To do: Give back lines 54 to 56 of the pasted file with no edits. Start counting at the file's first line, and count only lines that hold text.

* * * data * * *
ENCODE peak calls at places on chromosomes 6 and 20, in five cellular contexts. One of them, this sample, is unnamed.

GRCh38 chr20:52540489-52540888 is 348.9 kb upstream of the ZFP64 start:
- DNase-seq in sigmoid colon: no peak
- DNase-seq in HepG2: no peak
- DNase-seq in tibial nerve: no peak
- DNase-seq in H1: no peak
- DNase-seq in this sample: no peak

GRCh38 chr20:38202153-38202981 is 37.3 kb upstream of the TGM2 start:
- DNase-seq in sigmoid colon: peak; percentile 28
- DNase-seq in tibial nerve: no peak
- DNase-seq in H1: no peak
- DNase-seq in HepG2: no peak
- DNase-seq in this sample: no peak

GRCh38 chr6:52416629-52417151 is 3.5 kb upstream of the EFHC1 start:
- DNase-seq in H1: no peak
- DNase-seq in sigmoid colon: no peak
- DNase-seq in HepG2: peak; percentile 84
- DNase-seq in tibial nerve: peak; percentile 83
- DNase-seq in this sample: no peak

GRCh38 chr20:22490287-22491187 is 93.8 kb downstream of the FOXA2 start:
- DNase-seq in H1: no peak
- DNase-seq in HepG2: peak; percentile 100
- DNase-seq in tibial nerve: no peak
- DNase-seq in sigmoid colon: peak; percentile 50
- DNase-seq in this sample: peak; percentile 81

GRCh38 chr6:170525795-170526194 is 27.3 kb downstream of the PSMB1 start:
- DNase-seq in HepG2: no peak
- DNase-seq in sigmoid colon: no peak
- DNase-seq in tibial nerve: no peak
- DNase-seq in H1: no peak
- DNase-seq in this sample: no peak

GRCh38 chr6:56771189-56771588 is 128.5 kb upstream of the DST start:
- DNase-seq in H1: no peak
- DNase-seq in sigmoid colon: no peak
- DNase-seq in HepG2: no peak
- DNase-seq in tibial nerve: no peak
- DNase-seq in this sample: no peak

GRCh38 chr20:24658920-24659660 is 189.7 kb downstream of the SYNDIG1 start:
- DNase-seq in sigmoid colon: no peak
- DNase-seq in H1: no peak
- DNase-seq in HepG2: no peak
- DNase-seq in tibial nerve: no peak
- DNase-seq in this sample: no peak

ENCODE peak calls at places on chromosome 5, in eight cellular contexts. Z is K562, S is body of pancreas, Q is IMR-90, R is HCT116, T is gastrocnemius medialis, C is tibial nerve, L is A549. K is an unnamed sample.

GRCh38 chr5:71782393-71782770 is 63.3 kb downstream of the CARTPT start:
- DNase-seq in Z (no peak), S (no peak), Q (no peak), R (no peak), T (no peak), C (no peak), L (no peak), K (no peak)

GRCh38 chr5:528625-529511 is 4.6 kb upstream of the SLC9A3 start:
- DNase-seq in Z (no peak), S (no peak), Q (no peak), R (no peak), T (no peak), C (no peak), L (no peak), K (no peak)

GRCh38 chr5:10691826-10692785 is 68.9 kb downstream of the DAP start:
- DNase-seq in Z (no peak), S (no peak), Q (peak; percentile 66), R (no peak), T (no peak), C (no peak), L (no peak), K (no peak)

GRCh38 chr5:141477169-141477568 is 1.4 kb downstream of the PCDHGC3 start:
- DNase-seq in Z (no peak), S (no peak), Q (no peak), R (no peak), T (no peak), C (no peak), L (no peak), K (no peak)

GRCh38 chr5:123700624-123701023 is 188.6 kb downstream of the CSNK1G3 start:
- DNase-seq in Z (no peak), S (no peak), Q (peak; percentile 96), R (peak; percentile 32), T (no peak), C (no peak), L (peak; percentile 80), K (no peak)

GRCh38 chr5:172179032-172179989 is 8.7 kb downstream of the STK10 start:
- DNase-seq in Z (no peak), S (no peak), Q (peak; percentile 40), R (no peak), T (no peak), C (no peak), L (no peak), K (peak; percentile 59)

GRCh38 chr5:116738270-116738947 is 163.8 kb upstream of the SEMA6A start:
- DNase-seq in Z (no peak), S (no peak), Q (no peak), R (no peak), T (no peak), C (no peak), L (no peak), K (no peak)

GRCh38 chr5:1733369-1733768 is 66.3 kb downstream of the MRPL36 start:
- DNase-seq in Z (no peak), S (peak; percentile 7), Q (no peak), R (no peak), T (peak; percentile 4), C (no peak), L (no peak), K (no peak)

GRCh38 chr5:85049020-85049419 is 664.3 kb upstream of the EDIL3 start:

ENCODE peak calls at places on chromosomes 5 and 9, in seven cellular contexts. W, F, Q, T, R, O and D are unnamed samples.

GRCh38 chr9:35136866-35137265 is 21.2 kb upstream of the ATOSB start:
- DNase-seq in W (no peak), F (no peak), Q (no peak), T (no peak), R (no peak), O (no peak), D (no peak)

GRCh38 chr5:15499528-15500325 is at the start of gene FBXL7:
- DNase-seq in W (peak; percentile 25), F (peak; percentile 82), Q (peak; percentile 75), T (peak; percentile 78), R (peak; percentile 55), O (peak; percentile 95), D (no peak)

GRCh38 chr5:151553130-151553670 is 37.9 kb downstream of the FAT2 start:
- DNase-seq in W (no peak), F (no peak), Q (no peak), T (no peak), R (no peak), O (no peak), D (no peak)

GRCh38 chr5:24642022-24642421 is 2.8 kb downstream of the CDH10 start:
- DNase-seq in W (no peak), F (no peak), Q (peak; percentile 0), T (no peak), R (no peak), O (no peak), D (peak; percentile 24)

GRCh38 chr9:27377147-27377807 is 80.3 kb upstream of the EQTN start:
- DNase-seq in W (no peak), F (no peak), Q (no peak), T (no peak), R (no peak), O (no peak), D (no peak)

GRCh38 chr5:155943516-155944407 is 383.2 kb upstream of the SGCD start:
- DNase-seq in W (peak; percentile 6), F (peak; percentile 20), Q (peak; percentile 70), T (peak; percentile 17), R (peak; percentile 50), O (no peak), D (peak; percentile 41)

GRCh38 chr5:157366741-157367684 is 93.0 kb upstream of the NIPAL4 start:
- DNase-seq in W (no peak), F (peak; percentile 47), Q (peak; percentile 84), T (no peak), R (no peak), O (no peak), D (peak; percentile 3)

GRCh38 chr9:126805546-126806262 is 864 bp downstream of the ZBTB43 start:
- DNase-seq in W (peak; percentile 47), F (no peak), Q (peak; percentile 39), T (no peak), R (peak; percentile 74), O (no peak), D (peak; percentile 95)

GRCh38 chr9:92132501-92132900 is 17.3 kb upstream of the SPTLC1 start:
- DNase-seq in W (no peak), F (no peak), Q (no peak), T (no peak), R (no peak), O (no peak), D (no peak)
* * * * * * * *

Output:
- DNase-seq in Z (no peak), S (no peak), Q (peak; percentile 96), R (peak; percentile 32), T (no peak), C (no peak), L (peak; percentile 80), K (no peak)

GRCh38 chr5:172179032-172179989 is 8.7 kb downstream of the STK10 start:
- DNase-seq in Z (no peak), S (no peak), Q (peak; percentile 40), R (no peak), T (no peak), C (no peak), L (no peak), K (peak; percentile 59)